- In the Western Night: Collected Poems, 1965-1990, by Frank Bidart
- The Radiant, by Cynthia Huntington
- Letters to a Stranger, by Thomas James
- The Light the Dead See, by Frank Stanford
- Ill Lit, by Franz Wright
Monday, December 10, 2012
Monday, December 3, 2012
- Moments without Names: New and Selected Prose Poems, by Morton Marcus
- Selected Poems, by Mary Ruefle
- The World Doesn't End, by Charles Simic
- Another Republic: 17 European and South American Writer, edited by Charles Simic and Mark Strand
The prose poem kind of mystifies me. I thought I'd have a better understanding of what it does and how it works as a result of reading so many and writing about one of Simic's, but I don't. I wrote two of my own this month, just to try something new, and they were both pretty terrible. All the decisions I made about htem felt arbitrary.
I imagine this is how writers of formal verse felt when free verse showed up...
Sunday, December 2, 2012
- Rouge Pulp, by Dorothy Barresi
- The Dig and Hotel Fiesta, by Lynn Emmanuel
- The Work of a Common Woman, by Judy Grahn
- Housekeeping in a Dream, by Laura Kasischke (not pictured because I had to return it to the library before posting this)
- Misery Prefigured, by J. Allyn Rosser
Barresi was by far my favorite. I love her statement on PoetryNet (probably because it confirms so many of my own prejudices) and there's a very nice interview with her on "The Creative Community." If this interests you, you can read some of her work on West Branch and Poetry Daily.
Saturday, December 1, 2012
What the hell happened?
I'm still not sure, but I think it involved the trifecta of life, work, and the semester. My plan is to make up for it in December (a plan that also extends to exercise and eating something besides takeout) and try to do better in the new year. I turned in my last packet on Monday and I've got a few end-of-semester tasks to do this week. Once that's out of the way, here's how I plan to spend my "free" time:
- Organizing. Organizing my office, my filing cabinet, my jewelry box, my sock drawer. Nothing in our house doesn't look like a hurricane hit it. I don't care if everything's filthy, but clutter drives me crazy.1
- Cooking ahead. Making and freezing spaghetti sauce. Making and freezing chicken and vegetable stock. Making and freezing chili2. Making homemade granola.
- Reading for pleasure.
- Reading prose for pleasure.
- Sleeping. This weekend, for example, I have not ruled out the possibility of going to bed tonight and not getting up until Monday morning.
- And, of course, blogging. First up: my reading for the last three packets.
Talk to you soon!
1 My friend Hal likes to say, "But, Kathleen, why drive when you're close enough to walk?"
2 Reorganizing the freezer.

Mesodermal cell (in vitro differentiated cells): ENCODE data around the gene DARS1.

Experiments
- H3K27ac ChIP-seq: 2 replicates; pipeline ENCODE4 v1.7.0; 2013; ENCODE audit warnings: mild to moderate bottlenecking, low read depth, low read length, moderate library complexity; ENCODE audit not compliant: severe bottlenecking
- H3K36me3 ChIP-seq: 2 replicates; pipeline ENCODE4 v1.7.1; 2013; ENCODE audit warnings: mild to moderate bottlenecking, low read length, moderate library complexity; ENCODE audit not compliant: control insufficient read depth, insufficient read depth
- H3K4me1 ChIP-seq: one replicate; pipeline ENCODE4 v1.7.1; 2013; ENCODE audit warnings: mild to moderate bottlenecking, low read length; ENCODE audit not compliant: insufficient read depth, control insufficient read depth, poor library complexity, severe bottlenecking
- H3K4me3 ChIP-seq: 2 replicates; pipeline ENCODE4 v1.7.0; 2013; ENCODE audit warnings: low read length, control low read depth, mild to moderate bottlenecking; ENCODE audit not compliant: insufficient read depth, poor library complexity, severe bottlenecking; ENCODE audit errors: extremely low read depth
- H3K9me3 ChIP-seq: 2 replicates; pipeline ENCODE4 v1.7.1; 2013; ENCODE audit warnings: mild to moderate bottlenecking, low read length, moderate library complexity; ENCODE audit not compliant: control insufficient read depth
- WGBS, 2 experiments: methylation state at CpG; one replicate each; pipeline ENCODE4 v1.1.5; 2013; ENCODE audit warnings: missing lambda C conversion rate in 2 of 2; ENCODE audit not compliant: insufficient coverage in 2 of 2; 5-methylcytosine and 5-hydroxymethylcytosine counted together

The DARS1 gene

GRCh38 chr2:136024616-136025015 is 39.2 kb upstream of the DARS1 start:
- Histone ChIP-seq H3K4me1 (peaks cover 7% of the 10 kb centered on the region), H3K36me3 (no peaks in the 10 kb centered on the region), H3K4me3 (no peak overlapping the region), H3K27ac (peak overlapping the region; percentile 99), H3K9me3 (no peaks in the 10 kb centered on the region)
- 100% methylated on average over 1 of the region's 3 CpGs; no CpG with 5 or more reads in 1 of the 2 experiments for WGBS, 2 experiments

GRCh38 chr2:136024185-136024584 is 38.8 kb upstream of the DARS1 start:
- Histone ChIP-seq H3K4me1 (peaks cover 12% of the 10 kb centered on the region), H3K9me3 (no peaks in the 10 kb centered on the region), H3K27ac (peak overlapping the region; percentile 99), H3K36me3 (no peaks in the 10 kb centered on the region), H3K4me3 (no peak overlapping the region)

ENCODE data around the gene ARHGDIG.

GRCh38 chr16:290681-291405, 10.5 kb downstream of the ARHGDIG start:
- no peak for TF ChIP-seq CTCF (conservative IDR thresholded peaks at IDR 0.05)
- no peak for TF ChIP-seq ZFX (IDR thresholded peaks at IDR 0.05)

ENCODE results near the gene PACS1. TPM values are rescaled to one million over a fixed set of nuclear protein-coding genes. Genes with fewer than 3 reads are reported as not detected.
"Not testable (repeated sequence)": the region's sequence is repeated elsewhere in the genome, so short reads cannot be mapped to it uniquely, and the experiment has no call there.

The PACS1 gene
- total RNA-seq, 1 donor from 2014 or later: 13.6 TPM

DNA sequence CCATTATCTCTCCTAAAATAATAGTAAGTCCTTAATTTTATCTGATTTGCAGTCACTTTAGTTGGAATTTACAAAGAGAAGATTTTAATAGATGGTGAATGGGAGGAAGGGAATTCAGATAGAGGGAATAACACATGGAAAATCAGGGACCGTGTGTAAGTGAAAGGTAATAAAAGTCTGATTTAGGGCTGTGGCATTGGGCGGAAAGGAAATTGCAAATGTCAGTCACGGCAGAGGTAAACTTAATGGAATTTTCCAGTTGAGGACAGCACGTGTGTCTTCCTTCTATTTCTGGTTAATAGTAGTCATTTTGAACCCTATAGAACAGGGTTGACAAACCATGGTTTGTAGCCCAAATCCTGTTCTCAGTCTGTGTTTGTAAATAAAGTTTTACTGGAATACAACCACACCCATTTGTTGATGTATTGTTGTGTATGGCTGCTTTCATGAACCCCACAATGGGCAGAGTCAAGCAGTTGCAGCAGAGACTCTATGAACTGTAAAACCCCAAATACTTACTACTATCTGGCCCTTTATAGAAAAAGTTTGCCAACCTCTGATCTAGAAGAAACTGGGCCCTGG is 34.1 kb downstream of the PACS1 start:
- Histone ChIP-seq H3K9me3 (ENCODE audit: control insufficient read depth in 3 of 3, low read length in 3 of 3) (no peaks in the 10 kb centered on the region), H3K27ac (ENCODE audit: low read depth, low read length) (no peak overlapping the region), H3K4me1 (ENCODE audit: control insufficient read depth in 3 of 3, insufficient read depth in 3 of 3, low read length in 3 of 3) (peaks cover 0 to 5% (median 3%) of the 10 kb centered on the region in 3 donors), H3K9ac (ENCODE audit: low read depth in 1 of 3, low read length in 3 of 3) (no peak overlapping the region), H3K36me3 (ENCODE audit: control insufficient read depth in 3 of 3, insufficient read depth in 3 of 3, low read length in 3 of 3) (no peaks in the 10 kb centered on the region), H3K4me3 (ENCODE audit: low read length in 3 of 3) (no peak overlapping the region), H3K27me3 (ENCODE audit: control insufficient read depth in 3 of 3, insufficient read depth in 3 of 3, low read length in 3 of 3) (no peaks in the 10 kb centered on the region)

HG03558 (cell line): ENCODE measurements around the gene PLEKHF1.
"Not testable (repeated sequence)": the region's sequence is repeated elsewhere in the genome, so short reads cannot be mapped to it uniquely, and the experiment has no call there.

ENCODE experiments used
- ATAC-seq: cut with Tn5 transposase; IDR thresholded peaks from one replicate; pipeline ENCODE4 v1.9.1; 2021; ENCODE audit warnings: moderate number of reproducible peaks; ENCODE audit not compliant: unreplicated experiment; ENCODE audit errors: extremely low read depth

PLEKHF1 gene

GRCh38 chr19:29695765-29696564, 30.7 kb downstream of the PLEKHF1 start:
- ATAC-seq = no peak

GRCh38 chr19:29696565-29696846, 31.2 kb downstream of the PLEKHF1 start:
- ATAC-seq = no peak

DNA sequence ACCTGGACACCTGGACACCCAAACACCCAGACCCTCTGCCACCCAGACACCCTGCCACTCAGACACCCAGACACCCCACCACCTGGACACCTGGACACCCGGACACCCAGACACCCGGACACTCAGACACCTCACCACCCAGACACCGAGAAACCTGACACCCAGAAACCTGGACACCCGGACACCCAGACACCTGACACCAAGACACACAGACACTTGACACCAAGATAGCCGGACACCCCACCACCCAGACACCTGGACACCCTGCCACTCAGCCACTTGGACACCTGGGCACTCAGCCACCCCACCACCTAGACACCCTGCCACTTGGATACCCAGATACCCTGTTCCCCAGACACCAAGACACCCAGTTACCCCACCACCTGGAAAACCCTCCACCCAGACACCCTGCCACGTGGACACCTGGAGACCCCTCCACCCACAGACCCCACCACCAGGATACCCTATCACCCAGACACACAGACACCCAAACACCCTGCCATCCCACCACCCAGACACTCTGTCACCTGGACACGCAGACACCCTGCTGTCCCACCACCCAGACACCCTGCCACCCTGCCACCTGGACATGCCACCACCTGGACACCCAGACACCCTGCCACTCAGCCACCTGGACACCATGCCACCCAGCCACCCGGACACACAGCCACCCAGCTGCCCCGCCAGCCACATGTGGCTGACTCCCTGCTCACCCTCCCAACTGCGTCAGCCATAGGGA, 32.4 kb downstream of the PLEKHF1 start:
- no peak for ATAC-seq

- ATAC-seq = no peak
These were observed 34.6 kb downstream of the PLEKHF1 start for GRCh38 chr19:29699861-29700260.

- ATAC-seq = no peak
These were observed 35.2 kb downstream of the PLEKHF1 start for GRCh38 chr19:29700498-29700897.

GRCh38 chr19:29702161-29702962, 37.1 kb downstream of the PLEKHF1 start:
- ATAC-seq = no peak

Tuesday, September 25, 2012
Ben: Does if have a definition for poem in there?
KT: "poem (from Greek for 'thing created'): an artistically organized use of language that cannot be replaced by paraphrase...." What's so funny?
Ben: Oh, I think I could paraphrase.
Ben: "This sure is a good urn. It makes me happy."
Sunday, September 23, 2012
- John Engman, Temporary Help
- Mark Halliday, Selfwolf
- William Matthews, Time & Money
- Jack Myers, The Memory of Water
- Anthony Sobin, The Sunday Naturalist
- William Hathaway, Fish, Flesh, & Fowl
I read all of the first three and part of the fourth and liked them in roughly the (alphabetical) order they appear. I wrote essays on Engman, Halliday, and Matthews.
I am not writing or reading—or sleeping—enough.... but more soon, I promise!
Saturday, August 25, 2012
Sunday, August 19, 2012
My first month's selections were:
- Tess Gallagher, Midnight Lantern: New and Selected Poems
- Albert Goldbarth, The Kitchen Sink: New and Selected Poems, 1972-2007
- Lynda Hull, Collected Poems
- Larry Levis, The Selected Levis
- James Wright, Above the River: The Complete Poems
I read Wright, Goldbarth, Levis, and some of Gallagher. I liked Wright and fully expected to, and liked Goldbarth more the more I read him. I'll whine more about my problems finding women poets I love in another post.
But the gem, for me, was Levis. I have the vague sense that I've heard of him somewhere (when I say his name I hear it pronounced affectionately by a former teacher), but I can't remember any poems. As I read through each book, I left sticky notes on the pages with poems that I might come back to at essay-writing time. In The Selected Levis this was close to half the pages in the book. My favorite, and the one about which I wrote an essay, is "Slow Child with a Book of Birds." I can't find it anywhere online, but you can read a selection of work by this poet who takes my breath away here and here.
1 Hi, Ed (I know I owe you an email)!
2 Hi, Mark!
Sunday, August 5, 2012
What Elizabeth Bishop and I Have in Common Besides the Fact That We Were Both Born in Worcester, Massachusetts
When I'm blue about the state of a poem, especially in the early innings, I go looking around the internet for early drafts of Elizabeth Bishop's magnificent One Art. You can see, in those early versions, the glimmer of what is to come and why the poet was excited about this material. But you also see how flat and
I try not to remember that she spent 20 years revising The Moose.
1 Actually, it's still sitting in the bottom of the mailbox, since the next pickup isn't until 6:30 tomorrow morning, but, metaphorically speaking, it's on its way.
Saturday, July 28, 2012